Windows Apps: Previously, Windows apps could only be run from the Start Menu and not from the desktop. You could use multiple Windows apps in separate windows on your desktop along with your desktop applications, but this was very limiting. Now you can minimize, close or resize your Windows apps just like you do with your desktop applications, and you can more easily access all the features in your Windows apps. On the bottom or left of the app are icons you can choose from, and you can customize these to your liking. For example, you’ll probably want to customize your Mail app to add accounts, select a type of mail account, combine mail from different accounts into one inbox, and much more.
Using a Tablet or 2-in-1: A new feature called Continuum detects the type of device you’re using and automatically adjusts the interface to suit it. For example, if you’re using a tablet with an attached keyboard, Continuum uses the desktop interface. When you disconnect the keyboard, it will ask you if you want to use Tablet Mode. Just click “yes” or click “Remember my response and don’t ask again” and Continuum will automatically switch to the right interface.
The Tablet mode in Windows 10 utilizes the touch and swipe gestures you’re familiar with. In the Start screen containing your apps, you’ll see six icons – three at the top and three at the bottom. The three at the bottom contains your user account, the Settings App, and the Power Icon. If you want, use the hamburger menu at the top to turn the screen black so the six icons contain text tables. Below this, you can tap the “Pinned Tiles” icon to fill your screen with tiles (the default interface). Or tap the “All Apps” to get a full-screen view of your Windows apps and desktop applications to quickly view and scroll to the ones you want. Interestingly, you will now need to scroll vertically rather than horizontally as you did before, but this is a minor inconvenience.
The Action Center: The Action Center displays notifications such as new emails, maintenance and security reminders, and news settings. You can launch it in one of three ways:
The notifications will appear on the lower right and disappear on their own. You can adjust how many notifications are visible at once by going to the Action Center for any app. Three is the default Microsoft sets.
Many people find them useful, but if they bother or distract you, simply turn them off. Tap the notification and it will take you to the Task Manager where you can turn it off. (They will still be in the Action Center if you want to refer to them later.) You may want to keep the security and maintenance notifications on, so you remember to take necessary actions. Visit the Action Center – it’s pretty self-explanatory.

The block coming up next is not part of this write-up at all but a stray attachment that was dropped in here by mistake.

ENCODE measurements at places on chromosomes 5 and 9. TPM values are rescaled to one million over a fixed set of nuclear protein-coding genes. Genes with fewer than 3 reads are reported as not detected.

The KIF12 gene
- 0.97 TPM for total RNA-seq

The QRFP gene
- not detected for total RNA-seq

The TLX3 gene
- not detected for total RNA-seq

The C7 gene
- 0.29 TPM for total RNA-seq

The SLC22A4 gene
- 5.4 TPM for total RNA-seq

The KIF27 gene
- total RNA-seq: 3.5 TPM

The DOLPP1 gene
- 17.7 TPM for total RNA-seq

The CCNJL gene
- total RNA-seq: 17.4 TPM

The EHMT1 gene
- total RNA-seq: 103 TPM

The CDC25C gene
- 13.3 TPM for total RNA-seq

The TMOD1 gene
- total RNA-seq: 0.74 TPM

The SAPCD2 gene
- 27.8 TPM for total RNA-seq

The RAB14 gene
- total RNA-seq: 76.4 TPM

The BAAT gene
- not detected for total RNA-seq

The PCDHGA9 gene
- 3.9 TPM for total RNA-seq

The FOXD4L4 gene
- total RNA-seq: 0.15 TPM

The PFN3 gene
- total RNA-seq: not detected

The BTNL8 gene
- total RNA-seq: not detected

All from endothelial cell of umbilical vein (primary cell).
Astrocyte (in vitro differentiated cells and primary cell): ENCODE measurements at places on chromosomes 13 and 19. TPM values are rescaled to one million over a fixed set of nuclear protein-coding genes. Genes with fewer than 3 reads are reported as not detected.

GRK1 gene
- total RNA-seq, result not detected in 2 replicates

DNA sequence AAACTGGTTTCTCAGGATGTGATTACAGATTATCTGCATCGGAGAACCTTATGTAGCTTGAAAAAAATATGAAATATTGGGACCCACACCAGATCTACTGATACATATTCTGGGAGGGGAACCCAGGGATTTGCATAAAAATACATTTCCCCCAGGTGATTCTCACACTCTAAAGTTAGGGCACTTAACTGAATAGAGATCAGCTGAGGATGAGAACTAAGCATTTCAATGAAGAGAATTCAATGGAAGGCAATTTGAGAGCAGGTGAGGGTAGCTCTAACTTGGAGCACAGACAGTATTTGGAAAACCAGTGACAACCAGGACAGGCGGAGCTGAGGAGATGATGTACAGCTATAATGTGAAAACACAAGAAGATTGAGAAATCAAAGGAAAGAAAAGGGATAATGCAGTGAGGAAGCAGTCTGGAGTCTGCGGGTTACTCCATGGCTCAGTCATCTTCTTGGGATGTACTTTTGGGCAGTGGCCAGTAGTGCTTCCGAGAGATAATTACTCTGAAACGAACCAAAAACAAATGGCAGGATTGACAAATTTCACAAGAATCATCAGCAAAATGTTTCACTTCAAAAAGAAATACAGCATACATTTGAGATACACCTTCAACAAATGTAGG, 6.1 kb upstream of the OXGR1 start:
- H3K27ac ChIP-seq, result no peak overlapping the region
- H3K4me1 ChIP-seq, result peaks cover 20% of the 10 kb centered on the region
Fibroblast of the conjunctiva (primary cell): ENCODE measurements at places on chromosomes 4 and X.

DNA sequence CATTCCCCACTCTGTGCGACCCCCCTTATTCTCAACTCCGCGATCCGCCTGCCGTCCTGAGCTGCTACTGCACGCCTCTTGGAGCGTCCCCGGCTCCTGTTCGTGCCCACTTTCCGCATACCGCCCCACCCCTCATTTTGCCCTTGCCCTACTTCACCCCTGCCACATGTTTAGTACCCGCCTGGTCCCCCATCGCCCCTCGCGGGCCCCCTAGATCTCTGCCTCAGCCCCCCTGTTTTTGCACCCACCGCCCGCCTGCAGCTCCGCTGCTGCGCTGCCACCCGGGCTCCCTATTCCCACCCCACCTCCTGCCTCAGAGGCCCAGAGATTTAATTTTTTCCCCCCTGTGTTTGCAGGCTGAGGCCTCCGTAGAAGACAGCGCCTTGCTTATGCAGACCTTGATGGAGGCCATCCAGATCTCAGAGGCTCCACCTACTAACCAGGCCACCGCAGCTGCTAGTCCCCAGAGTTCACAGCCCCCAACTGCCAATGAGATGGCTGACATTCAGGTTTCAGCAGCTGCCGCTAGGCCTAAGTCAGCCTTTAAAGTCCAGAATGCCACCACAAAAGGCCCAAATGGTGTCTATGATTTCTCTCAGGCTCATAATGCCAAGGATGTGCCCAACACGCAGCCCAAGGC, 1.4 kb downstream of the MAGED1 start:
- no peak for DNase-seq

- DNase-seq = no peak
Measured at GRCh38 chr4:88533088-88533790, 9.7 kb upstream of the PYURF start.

My People: This was introduced in the Windows 10 Fall Creators Update. With My People you can you pin your preferred contacts in the Windows taskbar, and quickly communicate with them without opening another application. To get going, click the My People button on the right side of the taskbar, and a Get Started button will pop up. Click this and the people you contact the most will appear. Pin them to the taskbar, or to add others, click “Find and Pin Contacts”. You can also scroll through communications and see all the messages you’ve exchanged, even your Skype video chats and instant messages.
The Edge Browser: Internet Explorer has been replaced as the default with the Edge Browser. Why? Because it’s considerably faster, safer, cleaner-looking and easier to use. In “Reading View”, everything you don’t need is stripped off the page, including advertisements, sidebars, and other distractions. You can use the annotation tool (it looks like a pencil and paper) and note anything you want to share. Simply select how you want to share it and follow the instructions – the Edge Browser will handle the rest. Even better, when using the Edge Browser, Cortana can pop up and alert you with details you’re looking for.
Speaking of Cortana: Cortana is a digital assistant that can search and help you find whatever you need on the Internet or on your computer. It’s set to turn on automatically when you start Windows 10. When you need help, type your question in the box to the lower left of your screen next to the Start button and Cortana will get to work for you. If you want to use Cortana’s voice assistant, go to your Settings menu to “Talk to Cortana” and in the section marked “Hey Cortana” turn the switch to “On”. After you do this, just say “Hey Cortana” and ask your question. You can use Cortana to browse, find files in your PC, and to locate various apps and settings.
Remember – technology works at its best when you know how to use it. The more you know about Windows 10, the better it’ll serve you on a daily basis. Be sure to put these 12 tips into practice the next time you start up your PC.Contact Us